I’m writing this column following the loss of a dear friend and industry leader. Randy Vaughan represented the best our industry had to offer. He was a humble leader who truly brought out the best in those around him and inspired many of us to be better. Those of us who worked with Randy over the past 20 years or more are saddened by his loss but encouraged by his legacy.
In the days following his passing, a string of emails emerged sharing fond stories about Randy and remembering him in ways I only aspire to be remembered myself. I’ve been thinking about the best way to describe Randy Vaughan, and the word that keeps coming to mind is “integrity.” A phrase I learned early in my career has kept me in good stead and was reflected in Randy’s business and personal life: “Never sacrifice a value to achieve a goal.”
I never had a conversation with Randy about his values, but he didn’t need to list them for me to know what they were. He valued honesty—honesty in our dealings with each other, in our words, and in our actions. He valued education. As the years progressed he demonstrated a passion for teaching others, giving them a chance for the success he had experienced. Randy valued fairness. I’m sure he understood, because he surely experienced that life isn’t fair, but he took the time to listen to diverse opinions and strove to be fair when his leadership was called upon. He valued generosity, gave freely, and encouraged others to do the same.
Also, if he said he was going to do something, he did it, and he expected the same from others. Maybe this value stemmed from his days as a musician. Randy was a performer, and performers strive for perfection. They stand out from other performers through excellence and by making the difficult look easy. Randy also enjoyed life. He enjoyed an excellent meal with an excellent wine. He found the time to enjoy these things with his family and close friends. So, I guess you could say he valued balance.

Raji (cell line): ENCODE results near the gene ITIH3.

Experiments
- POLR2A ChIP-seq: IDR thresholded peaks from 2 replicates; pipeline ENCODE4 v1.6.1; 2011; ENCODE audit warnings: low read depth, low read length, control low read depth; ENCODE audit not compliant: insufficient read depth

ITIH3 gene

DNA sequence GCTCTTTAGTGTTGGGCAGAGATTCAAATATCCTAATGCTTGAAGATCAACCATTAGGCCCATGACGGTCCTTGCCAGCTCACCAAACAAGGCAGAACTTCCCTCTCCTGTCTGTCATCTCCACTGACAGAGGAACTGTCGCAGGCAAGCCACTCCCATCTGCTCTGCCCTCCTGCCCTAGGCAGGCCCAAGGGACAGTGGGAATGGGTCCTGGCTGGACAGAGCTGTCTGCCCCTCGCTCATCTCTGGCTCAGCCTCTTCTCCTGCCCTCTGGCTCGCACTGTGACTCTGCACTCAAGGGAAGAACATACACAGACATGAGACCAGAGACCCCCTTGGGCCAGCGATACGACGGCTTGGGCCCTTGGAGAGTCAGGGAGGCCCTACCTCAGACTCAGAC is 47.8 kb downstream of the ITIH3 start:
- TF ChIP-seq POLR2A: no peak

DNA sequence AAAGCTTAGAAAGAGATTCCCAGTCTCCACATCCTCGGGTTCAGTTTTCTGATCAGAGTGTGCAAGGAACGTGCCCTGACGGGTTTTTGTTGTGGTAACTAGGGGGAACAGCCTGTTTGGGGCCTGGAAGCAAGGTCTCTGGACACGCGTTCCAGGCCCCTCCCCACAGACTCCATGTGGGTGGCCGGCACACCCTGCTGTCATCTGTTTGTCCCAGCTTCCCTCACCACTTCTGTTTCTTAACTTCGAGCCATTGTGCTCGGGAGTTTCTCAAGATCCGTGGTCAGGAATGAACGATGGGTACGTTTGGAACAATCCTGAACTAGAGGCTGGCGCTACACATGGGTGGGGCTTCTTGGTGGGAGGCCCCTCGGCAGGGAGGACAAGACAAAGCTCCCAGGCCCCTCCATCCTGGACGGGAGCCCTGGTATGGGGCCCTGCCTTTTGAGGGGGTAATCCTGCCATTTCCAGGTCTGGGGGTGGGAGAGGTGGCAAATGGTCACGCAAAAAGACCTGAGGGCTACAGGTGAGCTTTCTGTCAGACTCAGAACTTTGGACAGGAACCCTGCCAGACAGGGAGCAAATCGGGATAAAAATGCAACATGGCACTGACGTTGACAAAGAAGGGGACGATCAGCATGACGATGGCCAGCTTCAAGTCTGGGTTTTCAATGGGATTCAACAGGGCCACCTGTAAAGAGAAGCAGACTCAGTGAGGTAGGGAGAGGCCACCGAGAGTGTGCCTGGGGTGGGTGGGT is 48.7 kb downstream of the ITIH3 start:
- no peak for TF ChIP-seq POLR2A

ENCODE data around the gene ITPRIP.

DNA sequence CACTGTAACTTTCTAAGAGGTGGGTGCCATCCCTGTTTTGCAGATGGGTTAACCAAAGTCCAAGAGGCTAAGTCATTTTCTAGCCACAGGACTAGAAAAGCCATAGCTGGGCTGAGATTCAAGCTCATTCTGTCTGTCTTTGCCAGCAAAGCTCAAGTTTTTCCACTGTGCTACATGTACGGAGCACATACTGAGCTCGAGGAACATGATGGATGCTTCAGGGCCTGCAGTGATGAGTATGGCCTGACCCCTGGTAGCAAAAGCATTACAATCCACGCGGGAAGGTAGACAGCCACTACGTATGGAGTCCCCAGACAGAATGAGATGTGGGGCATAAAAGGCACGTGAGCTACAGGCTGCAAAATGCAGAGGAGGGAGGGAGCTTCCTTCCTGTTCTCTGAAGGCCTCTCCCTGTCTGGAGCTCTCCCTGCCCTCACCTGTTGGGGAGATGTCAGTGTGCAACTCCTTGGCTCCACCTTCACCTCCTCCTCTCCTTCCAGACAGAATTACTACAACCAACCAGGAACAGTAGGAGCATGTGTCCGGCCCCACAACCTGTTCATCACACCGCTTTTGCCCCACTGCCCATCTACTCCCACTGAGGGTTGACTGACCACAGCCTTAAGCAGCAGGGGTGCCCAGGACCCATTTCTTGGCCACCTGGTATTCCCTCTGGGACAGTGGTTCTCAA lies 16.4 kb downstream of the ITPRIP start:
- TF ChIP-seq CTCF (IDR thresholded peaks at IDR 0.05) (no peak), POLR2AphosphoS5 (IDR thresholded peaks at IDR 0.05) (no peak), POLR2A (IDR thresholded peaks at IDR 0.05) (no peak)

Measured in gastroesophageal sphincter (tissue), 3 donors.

Recently the business and economic environment seems to be bringing out the worst in people. We’re observing competitors clearly sacrificing values to get work. Customers are playing games to take advantage of market conditions to achieve better results for themselves. Those with political power are taking advantage of their positions to accumulate more power at the expense of those they represent. Once reliable businesses are reneging on promises believing they have become too costly to keep.
Yet among all these discouraging examples, there are many like Randy Vaughan. To this end I’ve also noted another trend. During a number of recent conversations with business leaders in our industry I’ve learned of decisions similar to the one our business made last year. That is, to not chase after the ridiculous. Most of us understand the financial metrics of our business and are choosing to say no to unreasonably low-margin jobs even if it results in a smaller company. We value profit because we know it secures our future and the future of our employees. We would prefer to operate as a smaller business for now and be healthy when the economy improves rather than chance loosing the business altogether.
I’m going to think often this year about my friend Randy Vaughan. And when I do I’m going to renew my commitment to living my personal and business life with integrity. I encourage you to do the same.
Mike Bradley (email@example.com) is president of Safeguard Security and Communications. He is a past president and director on the board of the NSCA.
As news of Randy Vaughan’s untimely death at 63 years of age on December 23, 2010 spread throughout the industry, we were commencing work on this issue of SCN. Nearly every person I had to contact for the magazine’s contents was connected to Vaughan, and our correspondence was full of remembrances of a truly wonderful person who had an unforgettable role in our lives.
Vaughan was a charter member of NSCA, and he served on the NSCA Board of Directors from 1997-2008, including a year twoyear term as president beginning in 2005. Additionally, he served as an instructor for NSCA University for more than 12 years, and was named its Educator of the Year in 2007. He also served as chairman of the NSCA Education Committee for a number of years. His greatest accomplishments for NSCA include the creation of NSCA University and the Business & Leadership Conference, and his role as a subject matter expert and content developer for the industry.
Vaughan was president of AE Systems near Norfolk, VA, for 38 years. He served as a consultant to AE Systems for the last three years, maintaining his involvement and training the next generation of systems integrators. He was also serving as the current chairman of the board for CEDIA.
I knew Vaughan for most of my 12-year career with the magazine, and he served as a columnist for SCN while he was president of NSCA. SCN’s writers and I have quoted him in more stories than I can count, and that’s a testament to the amount of time and knowledge he shared with all of us. But he wasn’t just a career guy, Vaughan was always making everyone laugh. And maybe most importantly, he made everyone around him feel remarkable and valued. He had a true appreciation for everybody’s contributions to this business and the world at large. He will be dearly missed.